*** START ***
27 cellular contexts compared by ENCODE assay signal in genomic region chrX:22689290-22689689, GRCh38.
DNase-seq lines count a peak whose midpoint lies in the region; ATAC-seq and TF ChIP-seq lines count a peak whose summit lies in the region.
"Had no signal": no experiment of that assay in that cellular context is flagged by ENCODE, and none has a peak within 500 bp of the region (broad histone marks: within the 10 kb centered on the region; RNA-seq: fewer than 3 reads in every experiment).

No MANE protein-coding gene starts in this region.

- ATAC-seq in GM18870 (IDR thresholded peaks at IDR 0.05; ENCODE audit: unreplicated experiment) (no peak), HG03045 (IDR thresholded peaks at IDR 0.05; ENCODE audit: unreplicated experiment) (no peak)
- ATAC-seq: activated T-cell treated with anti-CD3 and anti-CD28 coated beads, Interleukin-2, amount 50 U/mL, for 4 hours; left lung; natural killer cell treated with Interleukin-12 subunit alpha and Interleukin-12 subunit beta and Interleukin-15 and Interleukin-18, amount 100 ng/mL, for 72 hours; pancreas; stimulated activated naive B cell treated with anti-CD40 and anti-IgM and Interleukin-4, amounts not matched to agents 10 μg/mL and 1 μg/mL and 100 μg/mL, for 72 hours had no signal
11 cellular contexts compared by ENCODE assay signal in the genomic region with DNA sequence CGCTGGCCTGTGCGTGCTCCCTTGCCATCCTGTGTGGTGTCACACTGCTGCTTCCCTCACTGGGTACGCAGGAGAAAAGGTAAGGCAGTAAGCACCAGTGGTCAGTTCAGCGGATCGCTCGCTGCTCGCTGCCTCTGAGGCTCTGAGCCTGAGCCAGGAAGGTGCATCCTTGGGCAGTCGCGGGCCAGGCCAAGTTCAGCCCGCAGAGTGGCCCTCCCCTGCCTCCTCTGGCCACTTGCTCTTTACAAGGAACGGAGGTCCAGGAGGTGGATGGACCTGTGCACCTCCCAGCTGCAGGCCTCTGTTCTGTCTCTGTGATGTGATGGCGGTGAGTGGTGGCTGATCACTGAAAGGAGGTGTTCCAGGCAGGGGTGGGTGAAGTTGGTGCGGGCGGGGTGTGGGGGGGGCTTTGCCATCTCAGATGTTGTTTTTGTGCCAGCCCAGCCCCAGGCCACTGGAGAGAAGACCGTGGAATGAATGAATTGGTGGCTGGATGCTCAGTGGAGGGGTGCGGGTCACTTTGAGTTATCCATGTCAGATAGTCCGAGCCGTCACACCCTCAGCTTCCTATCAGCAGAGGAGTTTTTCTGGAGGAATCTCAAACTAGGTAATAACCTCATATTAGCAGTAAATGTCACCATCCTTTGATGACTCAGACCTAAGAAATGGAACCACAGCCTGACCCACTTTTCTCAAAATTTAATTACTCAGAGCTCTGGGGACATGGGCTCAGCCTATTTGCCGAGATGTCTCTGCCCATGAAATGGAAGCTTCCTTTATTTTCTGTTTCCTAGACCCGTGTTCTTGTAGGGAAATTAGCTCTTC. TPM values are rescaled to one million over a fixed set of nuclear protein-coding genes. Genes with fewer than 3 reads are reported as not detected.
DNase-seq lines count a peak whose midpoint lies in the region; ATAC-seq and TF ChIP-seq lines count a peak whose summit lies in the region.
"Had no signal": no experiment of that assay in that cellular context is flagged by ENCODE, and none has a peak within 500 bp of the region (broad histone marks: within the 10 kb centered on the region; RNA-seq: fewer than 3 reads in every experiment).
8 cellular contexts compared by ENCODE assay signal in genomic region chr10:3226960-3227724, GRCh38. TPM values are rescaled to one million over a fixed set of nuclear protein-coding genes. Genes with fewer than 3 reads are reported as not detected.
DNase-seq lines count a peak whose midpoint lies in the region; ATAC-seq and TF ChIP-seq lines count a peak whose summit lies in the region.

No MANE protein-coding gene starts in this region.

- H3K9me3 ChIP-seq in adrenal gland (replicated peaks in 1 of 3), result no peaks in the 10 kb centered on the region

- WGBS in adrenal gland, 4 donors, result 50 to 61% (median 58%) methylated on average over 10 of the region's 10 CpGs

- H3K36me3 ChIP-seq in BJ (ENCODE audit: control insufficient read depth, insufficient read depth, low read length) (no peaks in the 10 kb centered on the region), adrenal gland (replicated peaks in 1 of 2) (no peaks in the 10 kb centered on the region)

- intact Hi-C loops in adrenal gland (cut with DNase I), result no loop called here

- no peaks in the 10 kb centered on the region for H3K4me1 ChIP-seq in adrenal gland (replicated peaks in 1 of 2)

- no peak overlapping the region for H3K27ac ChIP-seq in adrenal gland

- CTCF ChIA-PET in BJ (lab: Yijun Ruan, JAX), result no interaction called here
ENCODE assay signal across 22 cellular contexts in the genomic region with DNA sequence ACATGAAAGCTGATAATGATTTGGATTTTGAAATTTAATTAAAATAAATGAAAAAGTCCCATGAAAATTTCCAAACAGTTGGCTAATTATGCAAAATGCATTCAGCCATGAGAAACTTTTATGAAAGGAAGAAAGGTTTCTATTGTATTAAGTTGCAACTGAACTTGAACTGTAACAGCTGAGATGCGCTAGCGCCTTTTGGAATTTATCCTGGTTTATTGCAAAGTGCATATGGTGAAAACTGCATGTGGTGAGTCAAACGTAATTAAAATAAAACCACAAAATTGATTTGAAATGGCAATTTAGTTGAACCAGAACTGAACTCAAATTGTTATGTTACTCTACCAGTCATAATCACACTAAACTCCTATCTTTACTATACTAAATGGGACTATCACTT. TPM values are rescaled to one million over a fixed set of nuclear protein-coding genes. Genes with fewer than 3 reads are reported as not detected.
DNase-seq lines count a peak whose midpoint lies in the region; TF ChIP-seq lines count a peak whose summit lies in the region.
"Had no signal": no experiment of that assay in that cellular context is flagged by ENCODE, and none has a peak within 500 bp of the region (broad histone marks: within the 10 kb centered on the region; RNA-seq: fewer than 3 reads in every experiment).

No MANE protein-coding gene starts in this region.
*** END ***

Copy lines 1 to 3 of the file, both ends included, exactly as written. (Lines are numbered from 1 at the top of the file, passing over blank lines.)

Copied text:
27 cellular contexts compared by ENCODE assay signal in genomic region chrX:22689290-22689689, GRCh38.
DNase-seq lines count a peak whose midpoint lies in the region; ATAC-seq and TF ChIP-seq lines count a peak whose summit lies in the region.
"Had no signal": no experiment of that assay in that cellular context is flagged by ENCODE, and none has a peak within 500 bp of the region (broad histone marks: within the 10 kb centered on the region; RNA-seq: fewer than 3 reads in every experiment).